Alternative Energy

How simulation is helping to tackle the climate crisis

4th May 2022
Paige West

Clean, green energy is the bedrock of any movement towards the goal of net-zero, but it is only through detailed and robust simulations of renewable energy generation that its use can be expanded, Chris Hayhurst, MathWorks, explains.

As the climate crisis looms, renewable energy continues to be top of the agenda. Following COP26, governments are continuing to increase investments in renewable power generation. In his Spring Statement, Chancellor Rishi Sunak announced that VAT on energy-saving household measures such as solar panels, insulation, and heat pumps will be cut to zero for the next five years. As the race to net-zero continues, there’s an increased expectation for businesses and individuals to re-think their approach to energy consumption, especially as the UN’s Intergovernmental Panel on Climate Change calls ‘now or never’ on the runaway impact of climate change.

With these new expectations comes the need to expand renewable power generation, and thus the need for reliable simulations that can model how renewables can contribute to our power needs. Renewables are by nature variable. When the sun doesn’t shine, your solar panel won’t work, and there needs to be detailed simulations of this dynamic process. Without models to simulate how this variable production can be integrated within larger power grids and predictions of demand, it won’t be feasible to accurately plan the capacity of these energy sources. With these plans goes the chance to ever hit COP 26’s targets.

Challenges faced by renewable energy engineers today

A major issue for renewable energy engineers today is ensuring energy systems function across a range of levels and timescales. Engineers must not only work out the minutiae of matching grid frequencies, with timescales in milliseconds, but also meet day, month, and year-long production cycles. Power plant models which accurately simulate these dynamics can help engineers to both design the generation equipment within the plant itself, and price the energy that this equipment will generate. In turn, energy providers will be able to predict the profit they will make on the energy they supply and justify investment in new renewable generation. Without an accurate pegging of firms’ profit margins, we may see overall investment in the technology drop as market incentives fail to accurately establish themselves.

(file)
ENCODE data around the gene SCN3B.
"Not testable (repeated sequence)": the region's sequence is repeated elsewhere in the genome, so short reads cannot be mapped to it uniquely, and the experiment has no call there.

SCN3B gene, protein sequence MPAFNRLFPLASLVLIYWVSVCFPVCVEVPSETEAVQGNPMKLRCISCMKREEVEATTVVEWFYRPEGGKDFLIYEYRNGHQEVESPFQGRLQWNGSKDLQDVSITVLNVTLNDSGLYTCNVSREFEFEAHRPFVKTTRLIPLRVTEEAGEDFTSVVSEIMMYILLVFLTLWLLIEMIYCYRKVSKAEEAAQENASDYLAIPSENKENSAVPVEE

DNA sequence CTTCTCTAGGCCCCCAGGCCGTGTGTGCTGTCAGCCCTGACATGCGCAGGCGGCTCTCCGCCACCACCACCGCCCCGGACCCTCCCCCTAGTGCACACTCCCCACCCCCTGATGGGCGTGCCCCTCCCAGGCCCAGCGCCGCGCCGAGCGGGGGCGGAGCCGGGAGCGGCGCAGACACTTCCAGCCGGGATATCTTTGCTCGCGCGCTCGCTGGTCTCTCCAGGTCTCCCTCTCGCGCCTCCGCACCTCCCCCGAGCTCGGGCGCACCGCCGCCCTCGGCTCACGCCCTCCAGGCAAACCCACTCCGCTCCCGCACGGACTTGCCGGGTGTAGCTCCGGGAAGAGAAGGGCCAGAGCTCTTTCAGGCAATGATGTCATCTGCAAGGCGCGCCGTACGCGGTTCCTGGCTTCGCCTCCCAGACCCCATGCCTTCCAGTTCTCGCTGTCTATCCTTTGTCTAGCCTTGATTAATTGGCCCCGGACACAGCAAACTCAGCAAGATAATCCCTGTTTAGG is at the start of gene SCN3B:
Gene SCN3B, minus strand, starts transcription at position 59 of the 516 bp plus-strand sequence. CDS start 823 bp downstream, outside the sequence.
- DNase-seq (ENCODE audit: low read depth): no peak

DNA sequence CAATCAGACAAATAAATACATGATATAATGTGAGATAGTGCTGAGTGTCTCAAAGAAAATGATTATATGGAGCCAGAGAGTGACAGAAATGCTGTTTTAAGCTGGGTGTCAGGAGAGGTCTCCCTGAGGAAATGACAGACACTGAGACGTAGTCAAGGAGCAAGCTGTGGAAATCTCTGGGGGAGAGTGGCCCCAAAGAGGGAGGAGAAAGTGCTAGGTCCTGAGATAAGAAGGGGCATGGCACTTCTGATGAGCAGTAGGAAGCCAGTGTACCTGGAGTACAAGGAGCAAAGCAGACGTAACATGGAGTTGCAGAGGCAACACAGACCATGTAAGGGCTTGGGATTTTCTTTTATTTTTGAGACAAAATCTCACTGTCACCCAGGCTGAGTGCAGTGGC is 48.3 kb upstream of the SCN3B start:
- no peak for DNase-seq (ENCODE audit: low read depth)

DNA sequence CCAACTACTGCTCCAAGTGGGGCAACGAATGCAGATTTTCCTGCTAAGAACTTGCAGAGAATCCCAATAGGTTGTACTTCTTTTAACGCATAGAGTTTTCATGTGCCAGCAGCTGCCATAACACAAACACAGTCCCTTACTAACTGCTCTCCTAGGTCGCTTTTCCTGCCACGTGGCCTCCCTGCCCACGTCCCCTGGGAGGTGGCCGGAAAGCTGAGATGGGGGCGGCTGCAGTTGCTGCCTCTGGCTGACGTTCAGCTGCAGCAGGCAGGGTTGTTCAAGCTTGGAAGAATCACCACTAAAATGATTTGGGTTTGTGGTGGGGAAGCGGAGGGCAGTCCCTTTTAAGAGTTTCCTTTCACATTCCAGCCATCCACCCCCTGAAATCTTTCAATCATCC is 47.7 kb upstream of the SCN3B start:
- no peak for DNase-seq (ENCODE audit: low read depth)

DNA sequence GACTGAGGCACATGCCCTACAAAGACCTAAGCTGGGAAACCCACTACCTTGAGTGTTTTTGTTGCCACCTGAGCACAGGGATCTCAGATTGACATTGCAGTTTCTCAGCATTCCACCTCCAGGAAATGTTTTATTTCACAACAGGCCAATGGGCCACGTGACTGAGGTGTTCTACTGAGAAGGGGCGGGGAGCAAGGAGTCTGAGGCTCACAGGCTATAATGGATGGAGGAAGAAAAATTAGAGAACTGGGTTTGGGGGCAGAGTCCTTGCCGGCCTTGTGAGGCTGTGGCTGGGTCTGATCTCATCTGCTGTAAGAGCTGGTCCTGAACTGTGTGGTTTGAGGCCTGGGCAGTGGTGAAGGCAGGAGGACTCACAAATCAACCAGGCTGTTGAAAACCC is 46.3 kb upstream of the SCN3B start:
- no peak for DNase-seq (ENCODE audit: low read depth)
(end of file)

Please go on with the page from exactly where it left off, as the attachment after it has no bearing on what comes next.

Another challenge is energy storage, which has been put front and centre by recent extreme weather events linked to climate change. From dealing with large-scale flooding in Australian and east coast American metropoles to thousands left without power in north-east England after the advent of Storm Arwen, many are looking at how we can act now to avoid power outages in the future. By using holistic simulations that allow engineers to integrate storage systems into national networks, we will be able to limit some of the damage caused by outages. Being able to put 100MW hours into the grid at a moment’s notice from a power storage system will be crucial to overcoming this growing challenge.  

One of the primary ways to tackle these challenges is by investing in multi-domain simulation capabilities. By simulating a wind farm grid connection all the way down to the physical modelling of how wind turbines turn and generate electricity, it is possible to connect the whole renewable energy flow in a single, multi-faceted simulation. This helps to understand the dynamism of possible real-world scenarios and predict how the generation systems will cope – all enabled by a robust simulation environment.

Engineers can then plan ahead and be prepared for all situations, even those that may challenge a system’s stability – like an outage. As an example, utility provider Hydro-Québec faced the challenge of integrating wind farms into the grid. By using simulation, they were able to model both individual turbines and entire wind farms, generate code from the models, and run the entire simulation through their multiprocessor environment. With this multi-domain approach, Hydro-Québec could conduct large-scale power systems studies, including the interaction between series compensation and wind farms, in a way that proved far less efficient with traditional tools, in real time.

The future of renewable energy

The climate crisis is now undeniable and there is a real need to move towards a more sustainable future. By creating more robust, dynamic, and cost-effective testing environments, multi-domain simulation is making it easier than ever to plan the capabilities, operation, and integration of renewable power plants into the existing energy infrastructure of countries across the globe.

To keep global warming to no more than 1.5°C – as called for in the Paris Agreement – emissions need to be reduced by 45% by 2030 and reach net zero by 2050. Tackling the climate crisis will depend not only on commitment to renewable energy, but also the tools to implement that will. Without robust and dynamic simulation, these goals are set to remain as they are – a hope – and that is something we can ill afford to rely on.

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